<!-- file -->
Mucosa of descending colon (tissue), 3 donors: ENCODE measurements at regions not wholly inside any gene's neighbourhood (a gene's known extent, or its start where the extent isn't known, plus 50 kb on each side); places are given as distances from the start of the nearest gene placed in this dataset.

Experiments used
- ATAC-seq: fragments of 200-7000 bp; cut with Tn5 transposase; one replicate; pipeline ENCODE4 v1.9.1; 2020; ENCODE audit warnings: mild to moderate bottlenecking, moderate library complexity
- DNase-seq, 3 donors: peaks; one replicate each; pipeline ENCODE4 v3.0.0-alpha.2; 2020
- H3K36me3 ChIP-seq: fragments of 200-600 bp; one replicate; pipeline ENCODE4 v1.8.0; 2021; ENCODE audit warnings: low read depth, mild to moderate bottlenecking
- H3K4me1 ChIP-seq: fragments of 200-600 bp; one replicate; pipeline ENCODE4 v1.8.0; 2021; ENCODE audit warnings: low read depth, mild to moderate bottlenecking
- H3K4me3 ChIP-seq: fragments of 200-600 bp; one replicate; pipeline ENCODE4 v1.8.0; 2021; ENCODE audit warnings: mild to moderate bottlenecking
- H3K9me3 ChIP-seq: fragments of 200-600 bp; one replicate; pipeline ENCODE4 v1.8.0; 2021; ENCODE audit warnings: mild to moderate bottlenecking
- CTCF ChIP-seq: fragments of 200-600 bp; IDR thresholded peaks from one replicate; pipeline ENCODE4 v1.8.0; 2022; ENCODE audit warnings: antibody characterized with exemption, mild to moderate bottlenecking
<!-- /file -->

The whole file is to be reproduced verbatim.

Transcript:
Mucosa of descending colon (tissue), 3 donors: ENCODE measurements at regions not wholly inside any gene's neighbourhood (a gene's known extent, or its start where the extent isn't known, plus 50 kb on each side); places are given as distances from the start of the nearest gene placed in this dataset.

Experiments used
- ATAC-seq: fragments of 200-7000 bp; cut with Tn5 transposase; one replicate; pipeline ENCODE4 v1.9.1; 2020; ENCODE audit warnings: mild to moderate bottlenecking, moderate library complexity
- DNase-seq, 3 donors: peaks; one replicate each; pipeline ENCODE4 v3.0.0-alpha.2; 2020
- H3K36me3 ChIP-seq: fragments of 200-600 bp; one replicate; pipeline ENCODE4 v1.8.0; 2021; ENCODE audit warnings: low read depth, mild to moderate bottlenecking
- H3K4me1 ChIP-seq: fragments of 200-600 bp; one replicate; pipeline ENCODE4 v1.8.0; 2021; ENCODE audit warnings: low read depth, mild to moderate bottlenecking
- H3K4me3 ChIP-seq: fragments of 200-600 bp; one replicate; pipeline ENCODE4 v1.8.0; 2021; ENCODE audit warnings: mild to moderate bottlenecking
- H3K9me3 ChIP-seq: fragments of 200-600 bp; one replicate; pipeline ENCODE4 v1.8.0; 2021; ENCODE audit warnings: mild to moderate bottlenecking
- CTCF ChIP-seq: fragments of 200-600 bp; IDR thresholded peaks from one replicate; pipeline ENCODE4 v1.8.0; 2022; ENCODE audit warnings: antibody characterized with exemption, mild to moderate bottlenecking